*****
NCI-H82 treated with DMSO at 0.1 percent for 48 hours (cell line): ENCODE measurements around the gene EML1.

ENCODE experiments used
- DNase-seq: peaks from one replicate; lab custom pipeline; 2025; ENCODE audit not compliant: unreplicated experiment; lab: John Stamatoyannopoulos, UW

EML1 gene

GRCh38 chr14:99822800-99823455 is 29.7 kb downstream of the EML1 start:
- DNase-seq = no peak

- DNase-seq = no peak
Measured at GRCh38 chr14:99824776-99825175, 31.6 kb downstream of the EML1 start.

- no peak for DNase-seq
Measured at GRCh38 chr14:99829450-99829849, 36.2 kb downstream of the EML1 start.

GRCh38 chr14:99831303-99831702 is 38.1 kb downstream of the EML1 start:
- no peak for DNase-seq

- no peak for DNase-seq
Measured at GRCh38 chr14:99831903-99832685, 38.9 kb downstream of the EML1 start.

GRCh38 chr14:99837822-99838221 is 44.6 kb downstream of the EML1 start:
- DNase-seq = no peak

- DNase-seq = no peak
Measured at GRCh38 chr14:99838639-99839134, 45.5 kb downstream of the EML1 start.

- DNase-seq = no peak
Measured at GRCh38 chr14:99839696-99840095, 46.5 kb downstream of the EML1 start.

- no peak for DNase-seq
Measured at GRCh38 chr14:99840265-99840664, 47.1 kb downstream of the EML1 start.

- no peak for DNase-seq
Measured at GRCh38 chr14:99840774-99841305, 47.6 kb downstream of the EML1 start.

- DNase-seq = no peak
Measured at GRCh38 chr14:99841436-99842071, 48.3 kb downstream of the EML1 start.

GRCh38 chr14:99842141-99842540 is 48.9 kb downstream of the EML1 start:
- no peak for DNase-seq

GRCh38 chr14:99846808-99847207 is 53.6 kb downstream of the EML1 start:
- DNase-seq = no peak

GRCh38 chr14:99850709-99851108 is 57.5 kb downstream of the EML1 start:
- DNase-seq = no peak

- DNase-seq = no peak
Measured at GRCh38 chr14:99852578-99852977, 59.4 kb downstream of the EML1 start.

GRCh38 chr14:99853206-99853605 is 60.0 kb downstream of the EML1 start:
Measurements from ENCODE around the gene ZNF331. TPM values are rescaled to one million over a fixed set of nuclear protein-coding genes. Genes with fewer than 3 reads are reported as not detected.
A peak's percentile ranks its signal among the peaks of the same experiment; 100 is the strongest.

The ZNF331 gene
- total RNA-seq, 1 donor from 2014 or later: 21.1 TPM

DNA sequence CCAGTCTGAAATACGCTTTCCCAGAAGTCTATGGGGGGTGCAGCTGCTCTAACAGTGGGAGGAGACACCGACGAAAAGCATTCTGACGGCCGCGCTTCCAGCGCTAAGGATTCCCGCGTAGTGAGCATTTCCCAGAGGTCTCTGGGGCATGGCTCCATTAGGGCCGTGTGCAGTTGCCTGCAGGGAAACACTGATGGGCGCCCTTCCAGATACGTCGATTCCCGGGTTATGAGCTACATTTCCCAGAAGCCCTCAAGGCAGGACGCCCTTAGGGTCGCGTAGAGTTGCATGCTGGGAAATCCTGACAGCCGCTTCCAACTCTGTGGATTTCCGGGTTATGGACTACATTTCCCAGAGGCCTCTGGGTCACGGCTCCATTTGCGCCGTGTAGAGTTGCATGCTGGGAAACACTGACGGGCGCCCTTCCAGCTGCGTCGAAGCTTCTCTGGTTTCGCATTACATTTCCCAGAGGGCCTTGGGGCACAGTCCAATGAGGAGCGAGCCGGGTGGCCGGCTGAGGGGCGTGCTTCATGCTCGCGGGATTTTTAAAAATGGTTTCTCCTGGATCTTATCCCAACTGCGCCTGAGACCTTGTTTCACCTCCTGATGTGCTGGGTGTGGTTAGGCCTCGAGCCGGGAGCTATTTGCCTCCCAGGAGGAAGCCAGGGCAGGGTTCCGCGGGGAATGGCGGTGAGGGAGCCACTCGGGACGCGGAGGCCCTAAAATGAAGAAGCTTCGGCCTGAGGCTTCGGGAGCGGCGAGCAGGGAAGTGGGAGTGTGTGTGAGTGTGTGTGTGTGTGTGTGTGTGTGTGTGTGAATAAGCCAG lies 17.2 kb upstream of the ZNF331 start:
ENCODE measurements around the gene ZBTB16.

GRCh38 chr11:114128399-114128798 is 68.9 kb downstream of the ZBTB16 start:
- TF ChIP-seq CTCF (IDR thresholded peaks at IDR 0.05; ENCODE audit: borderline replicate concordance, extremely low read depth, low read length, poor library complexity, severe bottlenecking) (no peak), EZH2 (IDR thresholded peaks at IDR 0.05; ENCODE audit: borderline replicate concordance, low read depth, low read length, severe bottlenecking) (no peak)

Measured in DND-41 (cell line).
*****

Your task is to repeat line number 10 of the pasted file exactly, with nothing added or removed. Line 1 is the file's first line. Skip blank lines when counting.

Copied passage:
Measured at GRCh38 chr14:99829450-99829849, 36.2 kb downstream of the EML1 start.